To stay on course for those goals, both companies will have to run more rigs and complete more wells. “Spud and completions activity at 2021 levels gets neither company to their stated production target,” Robert Clarke wrote last year.

The leading listed independent producers will say more about their plans for spending in the Permian when they report fourth quarter earnings over the coming month. But it seems likely that continued capital discipline and pressure to return cash to investors will mean they will not try to match the Majors’ growth, despite the returns available from new wells. Some privately-held operators are definitely growing faster, but that fast-growing group of companies controls only about 15% of Permian production.

For ExxonMobil and Chevron, as they make decisions on global capital allocation, the Permian is an attractive location. New wells generate a lot of cash and have quick paybacks. ExxonMobil said this week that the Brent price it needed to cover its capital spending and dividend from cash flow in 2021 was $41 a barrel, and would average just $35 a barrel between now and 2027, helped by its latest round of cost reductions. Both companies are also producing increasing volumes of gas as well as oil in the basin. Until recently, that might have been a drawback, but with gas prices rising and US LNG exports expected to keep growing, it has become another attraction.

The US Majors’ Permian production also has relatively low greenhouse gas emissions compared to their other assets. For ExxonMobil, emissions intensity in the Permian is 42% below the average for its upstream portfolio, and for Chevron it is 36% lower. Moves to cut emissions such as curbs on methane leakage and the end of routine flaring in the Permian, which ExxonMobil expects to achieve this year, will increase that advantage still further. ExxonMobil is planning for net zero emissions from its Permian operations by 2030.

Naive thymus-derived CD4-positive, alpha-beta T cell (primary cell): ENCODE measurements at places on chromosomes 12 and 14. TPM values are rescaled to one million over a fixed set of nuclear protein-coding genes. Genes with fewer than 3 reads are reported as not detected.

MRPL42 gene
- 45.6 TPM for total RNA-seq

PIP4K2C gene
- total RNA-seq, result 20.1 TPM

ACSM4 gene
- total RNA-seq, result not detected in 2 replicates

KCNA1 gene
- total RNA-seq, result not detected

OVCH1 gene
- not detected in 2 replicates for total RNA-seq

Next year will mark 100 years since Santa Rita #1, widely considered the first discovery in the Permian Basin, was drilled about 50 miles south of Midland, Texas. A century later, it is still of critical importance to the US oil and gas industry in general, and the Majors in particular.

Georgia Power plans exit from coal

Tom Fanning, chief executive of Georgia-based utility group Southern Company, has been a long-standing defender of coal. “We must place a high priority on developing solutions that preserve this critical energy resource for the future,” he told a US Chamber of Commerce event in 2011. Since then, however, wind and solar generation has soared in the US, and confidence in the long-term availability of gas supplies has grown. And Southern’s Kemper project, intended to be the first large-scale coal plant with carbon capture in the US, proved a costly failure.

This week, Southern’s Georgia Power subsidiary submitted an Integrated Resource Plan to state regulators, proposing to retire all of its coal-fired power plants by 2035, and most of them by 2028. The company said in a statement that “coal-fired generation continues to be less economically viable, and its proposals would “thoughtfully transition its fleet to more economical, cleaner resources”. More than 3.5 gigawatts of coal-fired capacity would be closed by 2028 under the plan, to be replaced by about 2.4 GW through new power purchase agreements with gas-fired plants, and 2.3 GW of renewables.

Some environmental campaigners complained that the plan included such a large contribution from gas to replace coal. Charline Whyte of the Sierra Club’s Beyond Coal Campaign in Georgia said: "Georgia’s electric system and energy infrastructure must be transformed to rely on renewable power like solar and battery storage rather than replacing one fossil fuel with another.” The state’s Public Service Commission gets to rule on the plan, and could require Georgia Power to add more renewables, as it did in 2019.

However, Ryan Sweezey, Wood Mackenzie’s research manager for North American power markets, pointed out that unlike some other utilities that have been winding down their coal generation, Georgia Power is planning to replace the capacity through contracts with existing gas-fired plants, rather than investing in new ones.